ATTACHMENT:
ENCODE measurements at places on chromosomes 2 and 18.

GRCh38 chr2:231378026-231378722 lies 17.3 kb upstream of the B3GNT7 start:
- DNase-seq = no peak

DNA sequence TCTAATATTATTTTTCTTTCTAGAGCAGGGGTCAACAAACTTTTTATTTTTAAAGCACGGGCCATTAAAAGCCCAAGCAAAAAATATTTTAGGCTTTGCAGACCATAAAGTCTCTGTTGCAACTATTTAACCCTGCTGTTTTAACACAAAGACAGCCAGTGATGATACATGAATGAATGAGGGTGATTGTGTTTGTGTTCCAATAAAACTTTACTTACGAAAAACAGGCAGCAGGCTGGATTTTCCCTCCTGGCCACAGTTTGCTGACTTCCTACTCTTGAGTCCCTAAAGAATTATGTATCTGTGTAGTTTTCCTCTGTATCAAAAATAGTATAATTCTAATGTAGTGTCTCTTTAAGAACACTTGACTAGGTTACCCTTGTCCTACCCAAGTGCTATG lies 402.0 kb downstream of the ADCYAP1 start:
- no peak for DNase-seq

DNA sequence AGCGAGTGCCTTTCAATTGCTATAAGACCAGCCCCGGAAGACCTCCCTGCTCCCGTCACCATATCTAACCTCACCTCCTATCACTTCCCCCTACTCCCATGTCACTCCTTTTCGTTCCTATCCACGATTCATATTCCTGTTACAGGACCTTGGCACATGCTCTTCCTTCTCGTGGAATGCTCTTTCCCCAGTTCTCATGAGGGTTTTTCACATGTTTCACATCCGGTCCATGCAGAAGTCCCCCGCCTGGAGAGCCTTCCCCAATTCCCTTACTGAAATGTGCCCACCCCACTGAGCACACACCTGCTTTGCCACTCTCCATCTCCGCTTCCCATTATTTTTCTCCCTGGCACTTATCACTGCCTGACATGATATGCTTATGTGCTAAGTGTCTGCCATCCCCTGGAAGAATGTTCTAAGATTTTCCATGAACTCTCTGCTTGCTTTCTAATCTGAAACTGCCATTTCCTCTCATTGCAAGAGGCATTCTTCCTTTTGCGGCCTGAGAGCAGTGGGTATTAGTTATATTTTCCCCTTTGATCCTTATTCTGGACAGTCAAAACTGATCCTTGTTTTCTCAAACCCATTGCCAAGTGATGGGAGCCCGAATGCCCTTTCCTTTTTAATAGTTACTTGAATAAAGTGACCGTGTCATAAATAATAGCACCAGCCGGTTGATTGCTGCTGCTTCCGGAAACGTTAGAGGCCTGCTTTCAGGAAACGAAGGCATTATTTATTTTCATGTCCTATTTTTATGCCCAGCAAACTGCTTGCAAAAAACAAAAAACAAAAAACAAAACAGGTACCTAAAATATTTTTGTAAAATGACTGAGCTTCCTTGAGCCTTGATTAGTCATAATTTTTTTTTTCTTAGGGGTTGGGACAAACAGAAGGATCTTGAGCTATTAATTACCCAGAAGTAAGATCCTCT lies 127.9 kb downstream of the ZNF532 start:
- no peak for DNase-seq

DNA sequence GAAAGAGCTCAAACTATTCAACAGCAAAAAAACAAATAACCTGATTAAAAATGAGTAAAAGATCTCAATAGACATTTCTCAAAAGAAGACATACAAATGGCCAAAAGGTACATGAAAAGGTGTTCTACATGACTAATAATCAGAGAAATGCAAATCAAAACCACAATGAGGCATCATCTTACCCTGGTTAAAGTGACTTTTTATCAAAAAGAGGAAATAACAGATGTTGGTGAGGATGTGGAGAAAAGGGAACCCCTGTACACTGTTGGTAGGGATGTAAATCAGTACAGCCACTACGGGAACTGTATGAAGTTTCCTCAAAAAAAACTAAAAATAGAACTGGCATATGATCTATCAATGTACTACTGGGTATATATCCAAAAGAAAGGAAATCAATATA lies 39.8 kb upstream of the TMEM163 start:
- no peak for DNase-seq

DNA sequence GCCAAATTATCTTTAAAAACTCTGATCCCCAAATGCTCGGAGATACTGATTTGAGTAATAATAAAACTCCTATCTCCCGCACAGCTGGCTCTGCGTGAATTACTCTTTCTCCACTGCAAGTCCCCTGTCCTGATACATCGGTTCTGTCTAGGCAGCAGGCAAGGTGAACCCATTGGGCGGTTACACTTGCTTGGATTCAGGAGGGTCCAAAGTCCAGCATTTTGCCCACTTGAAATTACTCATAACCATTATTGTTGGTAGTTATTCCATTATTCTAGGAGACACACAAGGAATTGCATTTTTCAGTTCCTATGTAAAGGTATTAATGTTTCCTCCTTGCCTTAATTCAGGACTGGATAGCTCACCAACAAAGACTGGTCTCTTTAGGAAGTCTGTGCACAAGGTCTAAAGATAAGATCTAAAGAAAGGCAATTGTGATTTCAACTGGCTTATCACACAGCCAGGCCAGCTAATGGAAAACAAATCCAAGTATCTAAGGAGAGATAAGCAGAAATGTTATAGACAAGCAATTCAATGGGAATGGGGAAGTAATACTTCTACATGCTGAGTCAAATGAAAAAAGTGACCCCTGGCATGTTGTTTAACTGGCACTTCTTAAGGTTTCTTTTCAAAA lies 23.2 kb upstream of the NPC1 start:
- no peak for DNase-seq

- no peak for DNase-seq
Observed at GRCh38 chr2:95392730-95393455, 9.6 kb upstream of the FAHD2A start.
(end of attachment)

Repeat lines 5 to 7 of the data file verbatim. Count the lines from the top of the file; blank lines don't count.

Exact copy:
- no peak for DNase-seq

DNA sequence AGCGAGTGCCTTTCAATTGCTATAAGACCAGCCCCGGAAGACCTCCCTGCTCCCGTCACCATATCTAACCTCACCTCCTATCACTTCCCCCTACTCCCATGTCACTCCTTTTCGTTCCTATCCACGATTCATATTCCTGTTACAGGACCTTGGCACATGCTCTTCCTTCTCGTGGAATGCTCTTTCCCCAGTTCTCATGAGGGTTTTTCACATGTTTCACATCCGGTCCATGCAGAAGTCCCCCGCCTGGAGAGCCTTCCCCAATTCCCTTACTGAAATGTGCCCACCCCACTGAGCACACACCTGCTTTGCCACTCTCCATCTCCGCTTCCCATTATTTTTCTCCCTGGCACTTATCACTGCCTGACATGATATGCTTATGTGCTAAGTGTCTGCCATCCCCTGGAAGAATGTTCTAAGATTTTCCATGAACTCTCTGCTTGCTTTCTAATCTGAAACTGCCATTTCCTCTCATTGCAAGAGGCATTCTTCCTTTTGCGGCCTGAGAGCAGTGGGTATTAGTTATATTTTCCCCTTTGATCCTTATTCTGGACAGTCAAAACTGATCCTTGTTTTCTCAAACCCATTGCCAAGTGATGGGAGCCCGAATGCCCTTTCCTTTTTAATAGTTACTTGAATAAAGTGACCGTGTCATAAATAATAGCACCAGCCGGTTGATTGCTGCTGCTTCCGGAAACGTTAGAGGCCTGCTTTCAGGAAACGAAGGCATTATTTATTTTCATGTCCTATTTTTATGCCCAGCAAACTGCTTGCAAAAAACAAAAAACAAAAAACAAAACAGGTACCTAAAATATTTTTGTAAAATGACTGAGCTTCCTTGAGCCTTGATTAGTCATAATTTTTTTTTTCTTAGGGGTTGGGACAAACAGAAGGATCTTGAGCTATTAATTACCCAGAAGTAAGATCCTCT lies 127.9 kb downstream of the ZNF532 start:
- no peak for DNase-seq